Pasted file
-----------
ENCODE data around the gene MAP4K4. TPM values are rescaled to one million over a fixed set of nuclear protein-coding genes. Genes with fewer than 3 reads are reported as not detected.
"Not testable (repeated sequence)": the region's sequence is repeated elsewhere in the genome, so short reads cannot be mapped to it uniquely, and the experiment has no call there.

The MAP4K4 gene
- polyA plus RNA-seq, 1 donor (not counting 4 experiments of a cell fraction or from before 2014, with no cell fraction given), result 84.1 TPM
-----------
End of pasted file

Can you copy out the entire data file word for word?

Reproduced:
ENCODE data around the gene MAP4K4. TPM values are rescaled to one million over a fixed set of nuclear protein-coding genes. Genes with fewer than 3 reads are reported as not detected.
"Not testable (repeated sequence)": the region's sequence is repeated elsewhere in the genome, so short reads cannot be mapped to it uniquely, and the experiment has no call there.

The MAP4K4 gene
- polyA plus RNA-seq, 1 donor (not counting 4 experiments of a cell fraction or from before 2014, with no cell fraction given), result 84.1 TPM